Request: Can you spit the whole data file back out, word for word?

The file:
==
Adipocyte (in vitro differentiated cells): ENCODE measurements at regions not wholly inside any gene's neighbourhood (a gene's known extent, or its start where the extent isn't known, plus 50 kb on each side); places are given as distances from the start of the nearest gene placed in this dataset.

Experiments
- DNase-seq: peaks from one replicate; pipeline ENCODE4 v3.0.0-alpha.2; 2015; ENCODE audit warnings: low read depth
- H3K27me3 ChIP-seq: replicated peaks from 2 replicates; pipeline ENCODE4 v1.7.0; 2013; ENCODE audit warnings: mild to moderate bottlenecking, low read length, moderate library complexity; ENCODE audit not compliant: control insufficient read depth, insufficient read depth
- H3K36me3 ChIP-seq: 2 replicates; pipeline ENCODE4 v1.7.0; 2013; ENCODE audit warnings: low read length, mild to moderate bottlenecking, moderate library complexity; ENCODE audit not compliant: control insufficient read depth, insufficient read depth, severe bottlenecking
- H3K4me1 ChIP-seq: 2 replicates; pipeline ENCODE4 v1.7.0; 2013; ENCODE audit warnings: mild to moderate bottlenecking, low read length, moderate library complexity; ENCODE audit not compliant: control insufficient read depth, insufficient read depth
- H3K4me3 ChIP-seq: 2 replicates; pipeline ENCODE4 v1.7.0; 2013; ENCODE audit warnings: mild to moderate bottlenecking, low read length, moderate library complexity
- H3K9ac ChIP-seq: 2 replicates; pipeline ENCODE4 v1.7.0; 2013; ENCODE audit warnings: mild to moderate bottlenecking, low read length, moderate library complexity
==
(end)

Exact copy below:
Adipocyte (in vitro differentiated cells): ENCODE measurements at regions not wholly inside any gene's neighbourhood (a gene's known extent, or its start where the extent isn't known, plus 50 kb on each side); places are given as distances from the start of the nearest gene placed in this dataset.

Experiments
- DNase-seq: peaks from one replicate; pipeline ENCODE4 v3.0.0-alpha.2; 2015; ENCODE audit warnings: low read depth
- H3K27me3 ChIP-seq: replicated peaks from 2 replicates; pipeline ENCODE4 v1.7.0; 2013; ENCODE audit warnings: mild to moderate bottlenecking, low read length, moderate library complexity; ENCODE audit not compliant: control insufficient read depth, insufficient read depth
- H3K36me3 ChIP-seq: 2 replicates; pipeline ENCODE4 v1.7.0; 2013; ENCODE audit warnings: low read length, mild to moderate bottlenecking, moderate library complexity; ENCODE audit not compliant: control insufficient read depth, insufficient read depth, severe bottlenecking
- H3K4me1 ChIP-seq: 2 replicates; pipeline ENCODE4 v1.7.0; 2013; ENCODE audit warnings: mild to moderate bottlenecking, low read length, moderate library complexity; ENCODE audit not compliant: control insufficient read depth, insufficient read depth
- H3K4me3 ChIP-seq: 2 replicates; pipeline ENCODE4 v1.7.0; 2013; ENCODE audit warnings: mild to moderate bottlenecking, low read length, moderate library complexity
- H3K9ac ChIP-seq: 2 replicates; pipeline ENCODE4 v1.7.0; 2013; ENCODE audit warnings: mild to moderate bottlenecking, low read length, moderate library complexity